After losing nine straight times to Outworld in the Mortal Kombat tournament, Earthrealm is on the verge of being taken over. It is up to a group of human warriors to save the world.
Director: Simon McQuoid
Cast: Lewis Tan, Jessica McNamee, Josh Lawson, Joe Taslim, Mehcad Brooks, Hiroyuki Sanada
MPAA Rating: R for strong bloody violence and language throughout, and some crude references.
Fun Fact: Simon McQuoid’s film directorial debut.
First, I have to apologize for the much longer than anticipated hiatus that I was on. I just realized that it has almost been a year since my last review, and I did no expected to not be gone this long. I had quite a bit of things going on with moving, and back in January I became an uncle with the birth of my nephew Gregory Mark Hoag. I will tell you he is an awesome nephew and I have been trying to spend as much time with him when I can. So quite a bit has been going on as of late. Now that is out of the way lets get back to the reviews.
As a franchise, Mortal Kombat is one of the most well known and popular video game franchises that has ever been produced. Since it hit the arcades, we have seen it expand in a huge, expanded universe through more games, comics, animated series, a television series, and films. The first film came out in 1995 with the sequel to that film coming out in 1997. Think of that it has been almost a quarter of a century since the last film. Feel old yet?
With Annihilation being a disaster of epic proportions, a film franchise was considered dead and in developmental hell for the rest of time. Many different people tried to resurrect the franchise in different ways to no success until now. One major criticism that the first two movies had were that there were no fatalities and no blood like the games. When I saw that this was an R rated production it piked up my interest a bit seeing what they can do with it.
Right off the bat we get an awesome scene of setup between Sub-Zero and Scorpion, two of the most popular characters in the franchise. The cinematography is clean and well-focused that shows all the moments including the more brutal parts. In fact, all of the action scenes are filmed that way, clean and well-disciplined cinematography. This opening sequence got me pumped up to see a type of origin story between these two characters on screen. While that was fun, the move makes a pivot to something different that I did not really care for and that is the introduction of Cole, the new lead character played by Lewis Tan. Tan is not a bad actor but, the character is someone that I do not really care for because he does not feel like a true hero and rather weak. I get making a new character besides Liu Kang being a leader but, there are hundreds of characters in this franchise that you could have gone with. Cole gets a ton of screen time and the actual characters of the game kind of take a back seat to him.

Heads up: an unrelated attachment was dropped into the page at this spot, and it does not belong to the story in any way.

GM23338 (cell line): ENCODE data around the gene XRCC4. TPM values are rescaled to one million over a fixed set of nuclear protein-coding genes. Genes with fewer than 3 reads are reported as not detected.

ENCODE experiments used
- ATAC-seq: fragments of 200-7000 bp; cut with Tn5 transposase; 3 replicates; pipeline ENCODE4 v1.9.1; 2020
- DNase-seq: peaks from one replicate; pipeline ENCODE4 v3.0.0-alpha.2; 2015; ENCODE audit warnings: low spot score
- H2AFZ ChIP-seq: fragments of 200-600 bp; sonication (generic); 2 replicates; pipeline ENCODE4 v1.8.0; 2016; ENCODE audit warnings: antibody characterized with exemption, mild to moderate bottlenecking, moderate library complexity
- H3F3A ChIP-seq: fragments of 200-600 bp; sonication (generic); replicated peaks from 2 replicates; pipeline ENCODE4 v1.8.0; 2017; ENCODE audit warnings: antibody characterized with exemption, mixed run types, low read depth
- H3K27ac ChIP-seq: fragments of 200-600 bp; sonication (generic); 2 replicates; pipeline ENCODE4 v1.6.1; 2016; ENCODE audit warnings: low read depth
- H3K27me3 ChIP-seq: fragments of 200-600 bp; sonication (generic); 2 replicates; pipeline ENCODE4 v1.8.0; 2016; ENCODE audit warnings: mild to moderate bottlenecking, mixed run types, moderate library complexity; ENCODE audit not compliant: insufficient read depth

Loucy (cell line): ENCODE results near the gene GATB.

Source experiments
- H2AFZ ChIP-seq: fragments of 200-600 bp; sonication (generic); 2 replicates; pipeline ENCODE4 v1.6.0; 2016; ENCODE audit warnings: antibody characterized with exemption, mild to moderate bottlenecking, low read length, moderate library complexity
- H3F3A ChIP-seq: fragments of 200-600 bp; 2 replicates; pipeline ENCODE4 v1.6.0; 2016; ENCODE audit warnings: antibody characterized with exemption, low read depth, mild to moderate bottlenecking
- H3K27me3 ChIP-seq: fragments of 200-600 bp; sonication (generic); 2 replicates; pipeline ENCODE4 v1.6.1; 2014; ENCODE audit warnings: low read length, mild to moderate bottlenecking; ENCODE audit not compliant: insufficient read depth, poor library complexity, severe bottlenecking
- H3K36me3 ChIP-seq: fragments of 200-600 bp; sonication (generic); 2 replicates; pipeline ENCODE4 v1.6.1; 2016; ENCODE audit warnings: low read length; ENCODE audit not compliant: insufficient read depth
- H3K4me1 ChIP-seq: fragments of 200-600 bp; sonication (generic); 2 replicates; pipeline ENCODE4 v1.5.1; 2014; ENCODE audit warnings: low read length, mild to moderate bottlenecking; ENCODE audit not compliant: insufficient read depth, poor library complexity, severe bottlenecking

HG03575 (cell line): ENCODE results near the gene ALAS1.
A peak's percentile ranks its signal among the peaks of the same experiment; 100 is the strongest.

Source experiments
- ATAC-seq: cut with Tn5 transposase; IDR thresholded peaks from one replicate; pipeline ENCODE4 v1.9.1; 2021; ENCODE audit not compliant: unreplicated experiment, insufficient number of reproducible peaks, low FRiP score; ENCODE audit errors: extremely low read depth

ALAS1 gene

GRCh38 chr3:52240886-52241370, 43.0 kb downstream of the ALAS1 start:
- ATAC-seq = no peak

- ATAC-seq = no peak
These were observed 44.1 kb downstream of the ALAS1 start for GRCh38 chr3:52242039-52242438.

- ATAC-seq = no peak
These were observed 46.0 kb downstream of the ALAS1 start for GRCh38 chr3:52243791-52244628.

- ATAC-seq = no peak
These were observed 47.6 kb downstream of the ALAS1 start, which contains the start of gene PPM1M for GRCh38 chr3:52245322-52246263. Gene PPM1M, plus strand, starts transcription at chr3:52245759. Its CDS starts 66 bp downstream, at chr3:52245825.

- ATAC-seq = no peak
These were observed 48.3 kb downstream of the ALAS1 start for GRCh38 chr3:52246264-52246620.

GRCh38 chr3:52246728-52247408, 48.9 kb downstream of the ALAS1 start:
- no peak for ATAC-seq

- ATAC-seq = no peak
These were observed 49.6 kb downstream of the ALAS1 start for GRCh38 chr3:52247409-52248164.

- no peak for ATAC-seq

While the scenes with Cole are not the best, the scenes that have Scorpion and Sub-Zero are what keep the film cooking. The only thing that bummed me out is that there is little time devoted to them. We have to sit through quite a bit to get to it but when we do get there it pays off and left me well satisfied.
This leads us to a mixed bag of performances with the characters that we do know. Josh Lawson had one of the best performances in this. Lawson portrays Kano and he delivers what Kano should be. He is sarcastic and untrustworthy, and Lawson really brings out that part of the character. Jessica McNamee portrays Sonya Blade and I liked her performance as well. Her and Lawson play off each other well in their scenes together. One gripe I have is Shang Tsung played by Chin Han. There is zero charisma in Tsung unlike the 1995 version where he literally eats up the screen time that he gets. Tsung in this version is just there and when he shows up, I did not really care what he had to say.
We also have some nice special effects peppered in through the film. Goro is in this film and for something made out of CGI it looks fantastic. I’m someone that sides more with practical effects but, this was something that worked well. With updated technology and the fans clamoring for fatalities we get quite a bit of them that are pulled off nicely as well. It is what we have been waiting for and the effects department pulled that off quite well.
Overall, the 2021 edition of Mortal Kombat did deliver in some ways. It has well filmed fight scenes and special effects to add to it. While I get the film is trying to go a different direction but focusing on the new character does not really work. It does not bring down the film but with a rich catalog of characters from the series they could have chosen anyone for that role. It redeems itself with the scenes between Sub-Zero and Scorpion because those were the best parts of the film. This version is a more serious version due to the R rating and I believe that is something that we needed from this franchise. We already have the fun version with the film from 1995 and the horrible version from 1997. To me that is a nice balance to all of that by giving something for everyone that is a Mortal Kombat fan.